Does all persons include women? Because maybe they didn’t read about the possible lifting of the ban on spousal rape in the Bahamas, or maybe they missed the Islamic guide to beating your wife without leaving marks? The document talks about how we need to stop the spread of AIDS, do they think marriage does this? I guess they haven’t heard about unfaithful husbands in Africa bringing spreading AIDS to their wives. But I suppose they would say these people aren’t Christians…well the document quotes Ephesians 5:32-33. Did they happen to notice Ephesians 5:22-23? The part where it says that womens should submit to their husbands? I suppose that’s for their welfare. (barf).

At least they admit that they aren’t doing so well when it comes to marriages:

We confess with sadness that Christians and our institutions have too often scandalously failed to uphold the institution of marriage and to model for the world the true meaning of marriage. Insofar as we have too easily embraced the culture of divorce and remained silent about social practices that undermine the dignity of marriage we repent, and call upon all Christians to do the same.

Maybe they’ll be able to model the true meaning of marriage by focusing on their own damn families, and by not worrying about what gay people are doing.

No one has a civil right to have a non-marital relationship treated as a marriage. Marriage is an objective reality—a covenantal union of husband and wife—that it is the duty of the law to recognize and support for the sake of justice and the common good. If it fails to do so, genuine social harms follow.

 #$&*%^$@#%$@%%#$*!!!!!!!!!!!!!

I have no more words. I want to believe that most of the purported 333,642 people who have signed so far just got bored after the first paragraph and signed not realizing what it actually said, but give the United States’ record on gay rights, I doubt it.

[Note: Hopefully this hasn't been too incoherent...I've been listening to anti-atheist podcasts all day and now this, my brain is turning to mush]

My Bible

I’ve been wanting to do this for a long time, and now that I have a few days off work I finally have the chance. I decided that it might be interesting to look at the Bible I used growing up. Looking at the Bible now is a completely different experience. I used to somehow be able to skim over the nasty parts and pick out the nice stuff, but that’s no longer the case. My personal Bible is full of highlighted portions and the occasional note, so I think it will be fun to have a look at what I used to find worthy of highlighting.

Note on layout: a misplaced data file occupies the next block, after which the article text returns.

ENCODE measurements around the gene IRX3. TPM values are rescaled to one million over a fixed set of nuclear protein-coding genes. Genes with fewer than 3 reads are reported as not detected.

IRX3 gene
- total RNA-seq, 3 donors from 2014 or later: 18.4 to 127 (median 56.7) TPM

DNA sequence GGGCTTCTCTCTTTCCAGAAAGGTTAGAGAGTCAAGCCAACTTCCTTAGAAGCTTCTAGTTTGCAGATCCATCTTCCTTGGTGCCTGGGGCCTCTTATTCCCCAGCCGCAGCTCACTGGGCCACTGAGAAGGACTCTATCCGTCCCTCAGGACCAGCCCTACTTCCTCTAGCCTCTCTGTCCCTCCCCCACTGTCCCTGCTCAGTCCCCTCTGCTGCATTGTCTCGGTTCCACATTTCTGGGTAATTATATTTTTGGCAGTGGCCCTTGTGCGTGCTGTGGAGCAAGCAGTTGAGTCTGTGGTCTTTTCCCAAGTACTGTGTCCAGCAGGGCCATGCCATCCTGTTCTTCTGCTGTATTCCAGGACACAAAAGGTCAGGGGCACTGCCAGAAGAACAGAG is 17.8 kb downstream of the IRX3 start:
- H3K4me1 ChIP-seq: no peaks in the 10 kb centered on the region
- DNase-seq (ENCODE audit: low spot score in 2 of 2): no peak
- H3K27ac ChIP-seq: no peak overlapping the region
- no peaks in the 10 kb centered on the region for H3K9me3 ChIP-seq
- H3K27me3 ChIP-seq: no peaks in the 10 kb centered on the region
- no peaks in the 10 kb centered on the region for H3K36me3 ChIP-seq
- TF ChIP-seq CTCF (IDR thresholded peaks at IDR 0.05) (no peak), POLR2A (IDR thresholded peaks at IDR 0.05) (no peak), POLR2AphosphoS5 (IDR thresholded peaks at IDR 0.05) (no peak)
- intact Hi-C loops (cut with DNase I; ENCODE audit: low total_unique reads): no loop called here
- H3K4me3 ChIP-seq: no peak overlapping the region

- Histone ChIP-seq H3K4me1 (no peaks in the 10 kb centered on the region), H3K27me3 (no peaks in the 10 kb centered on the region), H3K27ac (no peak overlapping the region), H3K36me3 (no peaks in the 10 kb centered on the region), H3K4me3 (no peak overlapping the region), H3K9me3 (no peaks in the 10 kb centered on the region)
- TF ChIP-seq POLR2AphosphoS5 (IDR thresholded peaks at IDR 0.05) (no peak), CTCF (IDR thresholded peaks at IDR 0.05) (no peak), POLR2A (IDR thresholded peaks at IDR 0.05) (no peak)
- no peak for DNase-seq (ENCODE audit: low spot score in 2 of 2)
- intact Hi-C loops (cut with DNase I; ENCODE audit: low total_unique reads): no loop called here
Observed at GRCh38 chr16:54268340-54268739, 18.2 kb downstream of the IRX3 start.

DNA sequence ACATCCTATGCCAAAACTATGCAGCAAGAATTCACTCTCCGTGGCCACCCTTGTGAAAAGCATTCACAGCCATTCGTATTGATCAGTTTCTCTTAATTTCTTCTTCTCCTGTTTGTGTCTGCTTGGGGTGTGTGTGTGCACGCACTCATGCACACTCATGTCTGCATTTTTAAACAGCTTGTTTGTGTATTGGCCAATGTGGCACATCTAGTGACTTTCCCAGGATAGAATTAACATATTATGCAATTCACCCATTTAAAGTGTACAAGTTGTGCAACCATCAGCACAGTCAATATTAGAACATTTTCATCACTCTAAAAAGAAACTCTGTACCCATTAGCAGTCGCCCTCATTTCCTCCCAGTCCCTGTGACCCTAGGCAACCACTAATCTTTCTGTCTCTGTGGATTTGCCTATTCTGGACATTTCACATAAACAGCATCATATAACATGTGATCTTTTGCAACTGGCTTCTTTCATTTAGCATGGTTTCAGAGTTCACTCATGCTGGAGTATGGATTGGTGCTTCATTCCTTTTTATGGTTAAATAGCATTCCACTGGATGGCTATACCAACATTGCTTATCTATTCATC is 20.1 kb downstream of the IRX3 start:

Here is my Bible (you can see it’s very worn and used…it’s been through a lot with me!):

I added the scare quotes to “Good News” after I realized that it was all a bunch of bull.

This Bible is quite a bit different than the more popular translations, and although I had those two around my house I always preferred this one because it was very easy to read. I often have to refer back to the King James though because the differences in the narrative are sometimes quite significant.

Here’s what the forward of this Bible says this about its translation:

The Good News Bible (Today’s English Version) is a translation which seeks to state clearly and accurately the meaning of the original texts in words and forms that are widely accepted by people who use English as a means of communication. This translation does not follow the traditional vocabulary and style found in the historic English Bible versions. Instead it attempts to present the biblical content and message in a standard, everyday, natural English.

My name and the date I got my Bible written in the front cover. I was 9 years old.

I got the Bible in Sunday school when I was 9. I remember being so excited. It smelled awesome and it was my first grown-up book. I hated Sunday school (I always had to rush from art class to get there), but I loved my Bible. I guess they chose such an easy to read translation because they were giving it to young children.